It all started for us in the front bar with The Herron Brothers; we were running a little late and did not settle for too long. What we heard was encouraging, bright and a cheerful pop act that had character. From what we have seen they are like Mirror Universe Gallagher brothers bringing the cheer to Derby in their own rather than projecting an image of fighting you for your bag of chips, like a seagull. Independent music is great and this band is carving a place with some cool music.
Before moving on we have to plug their clip of “Babu”, what a great, joyous listen.
Then, from nearer our neck in the woods, Blair Dunlop arrives from sunny Chesterfield. Dunlop is a good entry to ticketed part of the festival with a mix of mellow, insightful in his acoustic performance. He credits Jim Moray as being a big influence (which seems to be a theme emerging in this festival so far) and, like Moray, he has found a plethora of interesting topics to tackle be it recent historicals or more obscure interests, (The expenses scandal, a Porsche, and condiments).
Dunlop is like a rag and bone man, he has a bit of something for everybody. For us we were particular enamoured by “Sweet on you” (a bad relationship, but a good melody) which has a hook as good as Arturo Gatti, “In the day I think you are trouble, in the night I’m sweet on you”. We also enjoyed the time travelling nature of “Spices From the East” which brought back a historical talk we had on a guide tour of the Salt Mines near Krakow. Fascinating, beautiful place and also a metaphor-filled spice rack of good lyrics once again. Check out the link below for the previous release for “Sweet On You”.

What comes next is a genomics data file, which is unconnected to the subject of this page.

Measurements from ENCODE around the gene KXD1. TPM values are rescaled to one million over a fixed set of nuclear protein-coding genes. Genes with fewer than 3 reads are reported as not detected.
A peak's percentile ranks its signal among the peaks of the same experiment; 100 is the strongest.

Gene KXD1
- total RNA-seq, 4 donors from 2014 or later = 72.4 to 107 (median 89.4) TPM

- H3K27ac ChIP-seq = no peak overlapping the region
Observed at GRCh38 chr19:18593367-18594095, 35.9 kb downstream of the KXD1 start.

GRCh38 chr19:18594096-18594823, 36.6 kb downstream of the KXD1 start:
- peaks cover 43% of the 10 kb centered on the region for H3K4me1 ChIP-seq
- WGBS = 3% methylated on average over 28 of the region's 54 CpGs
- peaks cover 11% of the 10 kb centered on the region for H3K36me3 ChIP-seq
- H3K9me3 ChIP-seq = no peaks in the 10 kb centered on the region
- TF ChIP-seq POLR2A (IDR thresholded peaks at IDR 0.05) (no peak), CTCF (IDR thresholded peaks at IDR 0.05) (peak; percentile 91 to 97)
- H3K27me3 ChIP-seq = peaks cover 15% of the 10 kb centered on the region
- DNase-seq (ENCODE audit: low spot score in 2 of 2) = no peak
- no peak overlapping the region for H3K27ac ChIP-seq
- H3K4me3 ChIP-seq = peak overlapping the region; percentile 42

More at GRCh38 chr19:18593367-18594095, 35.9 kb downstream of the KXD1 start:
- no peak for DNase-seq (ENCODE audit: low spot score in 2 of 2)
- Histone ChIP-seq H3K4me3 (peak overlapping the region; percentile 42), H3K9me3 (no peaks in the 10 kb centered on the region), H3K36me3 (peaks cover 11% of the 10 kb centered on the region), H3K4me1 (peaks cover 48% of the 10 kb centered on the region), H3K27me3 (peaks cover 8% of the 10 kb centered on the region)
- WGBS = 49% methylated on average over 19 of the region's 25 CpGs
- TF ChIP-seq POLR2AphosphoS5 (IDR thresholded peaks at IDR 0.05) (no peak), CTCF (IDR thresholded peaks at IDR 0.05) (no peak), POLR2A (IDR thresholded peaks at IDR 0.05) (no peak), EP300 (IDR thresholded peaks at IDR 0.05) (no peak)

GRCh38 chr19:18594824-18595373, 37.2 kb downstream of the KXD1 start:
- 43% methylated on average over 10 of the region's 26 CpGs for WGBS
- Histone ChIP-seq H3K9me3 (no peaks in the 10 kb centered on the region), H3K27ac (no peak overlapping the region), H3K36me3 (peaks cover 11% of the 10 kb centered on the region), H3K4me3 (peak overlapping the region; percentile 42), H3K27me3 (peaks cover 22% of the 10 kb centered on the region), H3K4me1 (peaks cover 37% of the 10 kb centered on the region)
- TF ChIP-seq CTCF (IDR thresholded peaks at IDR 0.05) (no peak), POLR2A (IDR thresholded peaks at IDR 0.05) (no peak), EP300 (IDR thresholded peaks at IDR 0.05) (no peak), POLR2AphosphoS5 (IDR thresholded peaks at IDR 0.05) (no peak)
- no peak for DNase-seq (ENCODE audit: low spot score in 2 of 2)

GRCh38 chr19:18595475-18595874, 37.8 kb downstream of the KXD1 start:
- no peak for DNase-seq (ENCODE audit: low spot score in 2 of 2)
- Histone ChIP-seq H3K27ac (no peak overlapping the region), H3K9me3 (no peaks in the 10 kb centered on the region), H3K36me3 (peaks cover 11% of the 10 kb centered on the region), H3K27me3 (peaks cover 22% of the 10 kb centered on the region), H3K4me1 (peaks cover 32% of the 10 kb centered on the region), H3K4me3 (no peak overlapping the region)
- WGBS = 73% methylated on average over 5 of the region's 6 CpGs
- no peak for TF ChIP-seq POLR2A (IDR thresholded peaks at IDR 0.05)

Leveret don’t really need much introduction for those swimming in the pool of traditional music. For many, they are probably “all about the playing”; as they said themselves on stage, “We don’t talk much”. They actually talked more than you might expect with this sentiment, but there were definitely some interesting stories from the road alongside the continuing excellent musicianship.
We’ve seen them a couple of times and hadn’t been aware of the changing roles they take during their sets depending on how they feel. Such fluidity must come from a place of prior technical excellence and practice. We loved the abundance of hornpipes, including the 3/2 ones such as “The Good Old Way” which is the tune that always instantly springs to mind when we hear their name. A beautiful change of pace was the set of airs, “The Height of Cader Idris” with “Jack a Lent”. The first tune certain conveys a kind of majesty within it’s performance, “Jack a Lent” has serious Spring overtones and probably less of the implied dark contradiction in this rite than you would imagine. If you want a listen, take a listen below: